"Girls Have More Challenges; They Need to Be Locked Up": A Qualitative Study of Gender Norms and the Sexuality of Young Adolescents in Uganda.

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Abstract

Unequal power and gender norms expose adolescent girls to higher risks of HIV, early marriages, pregnancies and coerced sex. In Uganda, almost half of the girls below the age of 18 are already married or pregnant, which poses a danger to the lives of young girls. This study explores the social construction of gender norms from early childhood, and how it influences adolescents' agency. Contrary to the mainstream theory of agency, which focuses on the ability to make informed choices, adolescents' agency appears constrained by context-specific obstacles. This study adopted qualitative research approaches involving 132 participants. Of these, 44 were in-depth interviews and 11 were focus group discussions, parcelled out into separate groups of adolescents (12-14 years), teachers, and parents (n = 88), in Western Uganda. Data were analysed manually using open and axial codes, and conclusions were inductive. Results show that gender norms are established early in life, and have a very substantial impact on the agency of young adolescents. There were stereotypical gender norms depicting boys as sexually active and girls as restrained; girls' movements were restricted; their sexual agency constrained; and prevention of pregnancy was perceived as a girl's responsibility. Programs targeting behavioural change need to begin early in the lives of young children. They should target teachers and parents about the values of gender equality and strengthen the legal system to create an enabling environment to address the health and wellbeing of adolescents.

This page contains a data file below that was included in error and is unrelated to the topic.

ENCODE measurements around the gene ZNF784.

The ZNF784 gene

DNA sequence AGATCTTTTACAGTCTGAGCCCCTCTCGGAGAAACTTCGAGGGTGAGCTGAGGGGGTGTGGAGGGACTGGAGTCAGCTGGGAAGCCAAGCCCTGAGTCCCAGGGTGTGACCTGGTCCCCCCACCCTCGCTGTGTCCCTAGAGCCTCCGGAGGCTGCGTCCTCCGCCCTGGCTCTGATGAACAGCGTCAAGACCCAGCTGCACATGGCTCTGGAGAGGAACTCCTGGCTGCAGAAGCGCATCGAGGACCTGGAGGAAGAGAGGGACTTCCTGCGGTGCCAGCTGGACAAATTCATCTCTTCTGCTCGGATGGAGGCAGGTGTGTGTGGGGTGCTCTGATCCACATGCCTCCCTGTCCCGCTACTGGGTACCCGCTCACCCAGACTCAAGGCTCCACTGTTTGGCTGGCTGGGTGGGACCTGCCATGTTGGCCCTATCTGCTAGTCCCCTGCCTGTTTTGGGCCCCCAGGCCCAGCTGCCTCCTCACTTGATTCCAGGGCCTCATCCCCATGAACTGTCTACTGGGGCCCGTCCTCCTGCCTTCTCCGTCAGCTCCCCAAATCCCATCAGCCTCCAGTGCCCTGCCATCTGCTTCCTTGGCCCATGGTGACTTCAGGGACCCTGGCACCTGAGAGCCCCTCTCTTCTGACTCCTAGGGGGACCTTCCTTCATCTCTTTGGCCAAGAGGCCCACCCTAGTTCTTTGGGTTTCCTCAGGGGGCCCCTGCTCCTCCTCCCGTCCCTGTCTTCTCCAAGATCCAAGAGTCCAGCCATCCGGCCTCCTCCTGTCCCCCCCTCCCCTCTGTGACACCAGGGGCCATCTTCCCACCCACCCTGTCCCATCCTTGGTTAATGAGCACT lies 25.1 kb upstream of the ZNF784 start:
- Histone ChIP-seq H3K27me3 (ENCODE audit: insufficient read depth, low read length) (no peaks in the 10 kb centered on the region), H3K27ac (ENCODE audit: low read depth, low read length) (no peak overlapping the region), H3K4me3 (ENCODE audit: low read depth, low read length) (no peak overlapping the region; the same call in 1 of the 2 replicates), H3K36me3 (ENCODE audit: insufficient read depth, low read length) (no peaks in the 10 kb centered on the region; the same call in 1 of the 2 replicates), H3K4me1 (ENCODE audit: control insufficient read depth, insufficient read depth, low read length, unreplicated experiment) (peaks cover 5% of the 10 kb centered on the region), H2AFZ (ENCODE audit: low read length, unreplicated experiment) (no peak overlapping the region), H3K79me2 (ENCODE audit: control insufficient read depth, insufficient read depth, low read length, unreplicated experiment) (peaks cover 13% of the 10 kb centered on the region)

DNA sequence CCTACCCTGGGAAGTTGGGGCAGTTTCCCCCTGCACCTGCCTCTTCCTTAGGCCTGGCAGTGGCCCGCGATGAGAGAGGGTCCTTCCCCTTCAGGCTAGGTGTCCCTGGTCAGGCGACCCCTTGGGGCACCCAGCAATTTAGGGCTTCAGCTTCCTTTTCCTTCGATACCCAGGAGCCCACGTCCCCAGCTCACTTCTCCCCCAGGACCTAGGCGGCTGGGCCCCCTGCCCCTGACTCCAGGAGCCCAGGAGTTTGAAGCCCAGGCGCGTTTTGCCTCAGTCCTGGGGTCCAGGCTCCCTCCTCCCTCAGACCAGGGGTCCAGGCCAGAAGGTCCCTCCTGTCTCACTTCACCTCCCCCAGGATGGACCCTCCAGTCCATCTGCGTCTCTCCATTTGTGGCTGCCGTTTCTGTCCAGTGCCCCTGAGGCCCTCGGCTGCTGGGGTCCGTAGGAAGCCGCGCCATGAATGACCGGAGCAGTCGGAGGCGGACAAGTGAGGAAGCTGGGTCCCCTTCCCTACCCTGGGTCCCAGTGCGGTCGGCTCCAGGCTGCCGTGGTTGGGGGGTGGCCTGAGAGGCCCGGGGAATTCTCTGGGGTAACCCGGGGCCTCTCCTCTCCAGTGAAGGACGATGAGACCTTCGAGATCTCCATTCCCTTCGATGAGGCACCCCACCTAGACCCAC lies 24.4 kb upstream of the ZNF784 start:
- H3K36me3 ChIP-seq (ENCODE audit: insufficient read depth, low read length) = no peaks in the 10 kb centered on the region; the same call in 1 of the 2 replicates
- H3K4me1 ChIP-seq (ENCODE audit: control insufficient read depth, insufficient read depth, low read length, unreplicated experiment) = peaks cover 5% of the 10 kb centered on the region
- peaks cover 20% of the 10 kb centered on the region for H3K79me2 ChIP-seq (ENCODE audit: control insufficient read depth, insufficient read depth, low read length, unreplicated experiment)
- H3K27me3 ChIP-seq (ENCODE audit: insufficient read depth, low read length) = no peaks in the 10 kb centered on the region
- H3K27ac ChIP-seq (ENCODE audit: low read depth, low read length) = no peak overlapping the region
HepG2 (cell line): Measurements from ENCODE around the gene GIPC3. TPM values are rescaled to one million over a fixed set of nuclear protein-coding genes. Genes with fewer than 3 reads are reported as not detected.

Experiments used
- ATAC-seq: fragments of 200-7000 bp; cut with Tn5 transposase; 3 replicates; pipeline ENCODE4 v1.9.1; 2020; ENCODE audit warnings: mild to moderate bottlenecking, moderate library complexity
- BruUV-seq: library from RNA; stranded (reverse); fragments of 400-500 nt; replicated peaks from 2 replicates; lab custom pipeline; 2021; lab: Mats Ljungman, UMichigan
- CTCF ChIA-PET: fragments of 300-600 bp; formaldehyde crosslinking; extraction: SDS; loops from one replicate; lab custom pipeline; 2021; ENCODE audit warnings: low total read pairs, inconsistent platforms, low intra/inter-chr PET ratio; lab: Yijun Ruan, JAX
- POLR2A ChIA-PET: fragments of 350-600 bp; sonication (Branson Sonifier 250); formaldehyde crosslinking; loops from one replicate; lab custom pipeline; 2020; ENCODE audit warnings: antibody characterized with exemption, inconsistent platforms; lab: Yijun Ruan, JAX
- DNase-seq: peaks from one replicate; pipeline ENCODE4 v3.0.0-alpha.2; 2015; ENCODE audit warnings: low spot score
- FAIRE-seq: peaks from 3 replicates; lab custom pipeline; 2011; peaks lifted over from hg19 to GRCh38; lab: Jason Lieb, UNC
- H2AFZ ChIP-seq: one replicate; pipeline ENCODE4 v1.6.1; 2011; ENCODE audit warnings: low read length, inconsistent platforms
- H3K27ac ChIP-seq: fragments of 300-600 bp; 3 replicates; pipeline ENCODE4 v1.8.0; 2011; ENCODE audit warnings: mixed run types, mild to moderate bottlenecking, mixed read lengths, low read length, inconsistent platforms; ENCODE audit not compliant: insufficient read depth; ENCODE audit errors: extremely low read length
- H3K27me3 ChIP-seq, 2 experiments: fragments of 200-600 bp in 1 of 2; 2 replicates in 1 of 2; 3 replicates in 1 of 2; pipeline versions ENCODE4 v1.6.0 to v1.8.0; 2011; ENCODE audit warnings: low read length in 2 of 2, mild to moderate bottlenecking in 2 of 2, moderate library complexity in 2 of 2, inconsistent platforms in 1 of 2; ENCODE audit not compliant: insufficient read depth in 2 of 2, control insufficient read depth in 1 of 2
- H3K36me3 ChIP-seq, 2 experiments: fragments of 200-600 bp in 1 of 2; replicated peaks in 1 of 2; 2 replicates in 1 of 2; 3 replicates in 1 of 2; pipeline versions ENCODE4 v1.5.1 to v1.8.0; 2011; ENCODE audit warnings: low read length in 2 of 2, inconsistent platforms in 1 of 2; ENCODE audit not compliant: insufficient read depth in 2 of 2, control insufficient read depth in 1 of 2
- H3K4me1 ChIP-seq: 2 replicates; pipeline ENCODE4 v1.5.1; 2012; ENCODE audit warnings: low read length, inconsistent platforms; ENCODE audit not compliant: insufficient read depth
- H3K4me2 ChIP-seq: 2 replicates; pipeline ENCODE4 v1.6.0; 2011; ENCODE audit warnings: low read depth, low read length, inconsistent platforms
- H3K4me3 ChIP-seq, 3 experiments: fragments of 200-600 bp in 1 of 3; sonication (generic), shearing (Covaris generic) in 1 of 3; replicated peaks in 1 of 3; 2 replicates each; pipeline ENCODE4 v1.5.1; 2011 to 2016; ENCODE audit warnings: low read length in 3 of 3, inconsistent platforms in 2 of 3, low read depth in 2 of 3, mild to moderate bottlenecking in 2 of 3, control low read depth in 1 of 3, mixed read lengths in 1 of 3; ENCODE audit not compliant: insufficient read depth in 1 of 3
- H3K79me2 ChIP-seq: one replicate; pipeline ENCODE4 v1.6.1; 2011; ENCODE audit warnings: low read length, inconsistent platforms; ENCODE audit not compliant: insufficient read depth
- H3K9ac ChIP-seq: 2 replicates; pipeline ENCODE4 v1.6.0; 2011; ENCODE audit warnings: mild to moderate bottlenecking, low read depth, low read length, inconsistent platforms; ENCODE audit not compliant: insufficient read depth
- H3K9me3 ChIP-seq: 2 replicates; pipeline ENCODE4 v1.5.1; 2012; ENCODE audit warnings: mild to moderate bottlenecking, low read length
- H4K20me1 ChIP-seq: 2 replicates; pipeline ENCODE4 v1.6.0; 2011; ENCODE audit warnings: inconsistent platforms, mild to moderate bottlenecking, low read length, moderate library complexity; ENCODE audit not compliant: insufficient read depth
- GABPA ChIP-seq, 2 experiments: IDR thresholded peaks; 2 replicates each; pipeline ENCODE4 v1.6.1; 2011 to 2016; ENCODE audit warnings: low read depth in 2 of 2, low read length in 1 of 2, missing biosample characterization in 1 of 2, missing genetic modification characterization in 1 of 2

KEYWORDS:

Uganda; agency; early adolescence; gender norms; sexual health

Authors & affiliation: 
Ninsiima AB1,2, Leye E3, Michielsen K4, Kemigisha E5,6, Nyakato VN7, Coene G8. 1 RHEA Centre for Gender, Diversity and Intersectionality, Vrije Universiteit Brussel (VUB), 1050 Brussels, Belgium. aninsiim@vub.ac.be. 2 School of Women and Gender Studies, Makerere University, 7062 Kampala, Uganda. aninsiim@vub.ac.be. 3 International Centre for Reproductive Health, Ghent University, 10 UZ-P114, 9000 Ghent, Belgium. els.leye@ugent.be. 4 International Centre for Reproductive Health, Ghent University, 10 UZ-P114, 9000 Ghent, Belgium. Kristien.michielsen@ugent.be. 5 International Centre for Reproductive Health, Ghent University, 10 UZ-P114, 9000 Ghent, Belgium. ekemigisha@must.ac.ug. 6 Faculty of Interdisciplinary Studies, Mbarara University of Science and Technology, P.O. Box 1410 Mbarara, Uganda. ekemigisha@must.ac.ug. 7 Faculty of Interdisciplinary Studies, Mbarara University of Science and Technology, P.O. Box 1410 Mbarara, Uganda. vnyakato@must.ac.ug. 8 RHEA Centre for Gender, Diversity and Intersectionality, Vrije Universiteit Brussel (VUB), 1050 Brussels, Belgium. gily.coene@vub.ac.be.
Ranking: 
Published In: 
Int J Environ Res Public Health. 2018 Jan 24;15(2). pii: E193. doi: 10.3390/ijerph15020193.
Publication date: 
Wednesday, January 24, 2018
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